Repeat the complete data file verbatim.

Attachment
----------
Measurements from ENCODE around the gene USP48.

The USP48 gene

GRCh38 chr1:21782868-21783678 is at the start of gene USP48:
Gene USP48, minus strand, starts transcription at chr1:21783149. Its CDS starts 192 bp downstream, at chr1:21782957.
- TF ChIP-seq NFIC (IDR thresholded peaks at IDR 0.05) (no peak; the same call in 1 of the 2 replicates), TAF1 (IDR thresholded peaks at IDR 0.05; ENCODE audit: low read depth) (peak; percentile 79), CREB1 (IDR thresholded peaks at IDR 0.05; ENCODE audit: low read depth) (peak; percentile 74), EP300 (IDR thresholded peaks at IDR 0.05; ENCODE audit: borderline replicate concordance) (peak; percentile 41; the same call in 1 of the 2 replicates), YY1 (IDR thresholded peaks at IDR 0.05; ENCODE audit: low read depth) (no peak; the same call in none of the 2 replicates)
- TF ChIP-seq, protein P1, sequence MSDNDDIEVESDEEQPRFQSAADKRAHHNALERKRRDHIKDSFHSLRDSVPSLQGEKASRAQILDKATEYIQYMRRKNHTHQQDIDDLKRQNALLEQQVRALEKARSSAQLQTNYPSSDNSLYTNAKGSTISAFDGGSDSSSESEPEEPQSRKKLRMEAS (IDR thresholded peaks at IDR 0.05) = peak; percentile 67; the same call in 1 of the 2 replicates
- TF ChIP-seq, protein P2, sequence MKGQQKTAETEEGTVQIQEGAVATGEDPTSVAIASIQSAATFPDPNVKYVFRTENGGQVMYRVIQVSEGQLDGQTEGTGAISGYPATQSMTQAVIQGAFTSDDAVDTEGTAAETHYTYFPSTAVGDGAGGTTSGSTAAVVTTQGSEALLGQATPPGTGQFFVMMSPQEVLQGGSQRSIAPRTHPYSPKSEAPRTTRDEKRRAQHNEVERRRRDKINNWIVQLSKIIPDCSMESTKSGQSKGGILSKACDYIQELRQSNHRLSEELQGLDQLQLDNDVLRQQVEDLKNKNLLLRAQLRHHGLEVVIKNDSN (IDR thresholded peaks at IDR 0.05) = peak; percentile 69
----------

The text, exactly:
Measurements from ENCODE around the gene USP48.

The USP48 gene

GRCh38 chr1:21782868-21783678 is at the start of gene USP48:
Gene USP48, minus strand, starts transcription at chr1:21783149. Its CDS starts 192 bp downstream, at chr1:21782957.
- TF ChIP-seq NFIC (IDR thresholded peaks at IDR 0.05) (no peak; the same call in 1 of the 2 replicates), TAF1 (IDR thresholded peaks at IDR 0.05; ENCODE audit: low read depth) (peak; percentile 79), CREB1 (IDR thresholded peaks at IDR 0.05; ENCODE audit: low read depth) (peak; percentile 74), EP300 (IDR thresholded peaks at IDR 0.05; ENCODE audit: borderline replicate concordance) (peak; percentile 41; the same call in 1 of the 2 replicates), YY1 (IDR thresholded peaks at IDR 0.05; ENCODE audit: low read depth) (no peak; the same call in none of the 2 replicates)
- TF ChIP-seq, protein P1, sequence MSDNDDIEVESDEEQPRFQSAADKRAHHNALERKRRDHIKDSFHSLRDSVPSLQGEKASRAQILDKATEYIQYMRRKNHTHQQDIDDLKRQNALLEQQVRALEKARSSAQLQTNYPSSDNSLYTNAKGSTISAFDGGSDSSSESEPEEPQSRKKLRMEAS (IDR thresholded peaks at IDR 0.05) = peak; percentile 67; the same call in 1 of the 2 replicates
- TF ChIP-seq, protein P2, sequence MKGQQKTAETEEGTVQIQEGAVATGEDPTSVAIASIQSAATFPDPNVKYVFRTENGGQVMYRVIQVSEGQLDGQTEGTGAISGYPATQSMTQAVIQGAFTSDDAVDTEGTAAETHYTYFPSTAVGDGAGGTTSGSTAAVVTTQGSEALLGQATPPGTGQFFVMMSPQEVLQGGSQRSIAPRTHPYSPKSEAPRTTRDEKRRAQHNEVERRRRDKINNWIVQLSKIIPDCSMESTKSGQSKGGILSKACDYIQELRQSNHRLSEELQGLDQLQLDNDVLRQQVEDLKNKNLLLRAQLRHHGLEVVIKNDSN (IDR thresholded peaks at IDR 0.05) = peak; percentile 69